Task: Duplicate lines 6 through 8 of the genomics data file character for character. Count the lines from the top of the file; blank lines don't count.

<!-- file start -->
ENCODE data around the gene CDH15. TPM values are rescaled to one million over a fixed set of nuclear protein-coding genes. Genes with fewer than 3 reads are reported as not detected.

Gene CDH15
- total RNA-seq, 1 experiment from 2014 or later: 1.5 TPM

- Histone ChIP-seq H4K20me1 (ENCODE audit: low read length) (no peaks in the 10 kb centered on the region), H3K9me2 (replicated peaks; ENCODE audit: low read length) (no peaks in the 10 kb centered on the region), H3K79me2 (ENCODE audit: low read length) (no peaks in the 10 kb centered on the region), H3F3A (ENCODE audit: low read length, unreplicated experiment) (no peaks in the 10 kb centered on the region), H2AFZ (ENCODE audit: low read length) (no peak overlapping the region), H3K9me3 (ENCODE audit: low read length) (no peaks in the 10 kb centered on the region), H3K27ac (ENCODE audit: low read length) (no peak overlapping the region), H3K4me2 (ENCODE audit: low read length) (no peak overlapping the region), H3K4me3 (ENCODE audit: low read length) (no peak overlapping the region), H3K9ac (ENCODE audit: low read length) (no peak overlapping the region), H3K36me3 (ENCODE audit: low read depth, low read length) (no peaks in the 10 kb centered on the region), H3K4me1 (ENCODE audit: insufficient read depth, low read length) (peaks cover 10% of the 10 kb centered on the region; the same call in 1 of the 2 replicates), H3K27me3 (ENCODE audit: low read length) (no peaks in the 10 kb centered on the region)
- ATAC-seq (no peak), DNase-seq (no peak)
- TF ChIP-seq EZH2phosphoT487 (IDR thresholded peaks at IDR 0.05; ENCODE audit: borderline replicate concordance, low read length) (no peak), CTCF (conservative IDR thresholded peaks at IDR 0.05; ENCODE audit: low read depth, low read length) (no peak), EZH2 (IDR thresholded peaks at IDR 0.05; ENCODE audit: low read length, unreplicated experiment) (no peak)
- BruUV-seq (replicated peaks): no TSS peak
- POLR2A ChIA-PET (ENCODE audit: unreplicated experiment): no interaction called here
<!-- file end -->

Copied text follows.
- TF ChIP-seq EZH2phosphoT487 (IDR thresholded peaks at IDR 0.05; ENCODE audit: borderline replicate concordance, low read length) (no peak), CTCF (conservative IDR thresholded peaks at IDR 0.05; ENCODE audit: low read depth, low read length) (no peak), EZH2 (IDR thresholded peaks at IDR 0.05; ENCODE audit: low read length, unreplicated experiment) (no peak)
- BruUV-seq (replicated peaks): no TSS peak
- POLR2A ChIA-PET (ENCODE audit: unreplicated experiment): no interaction called here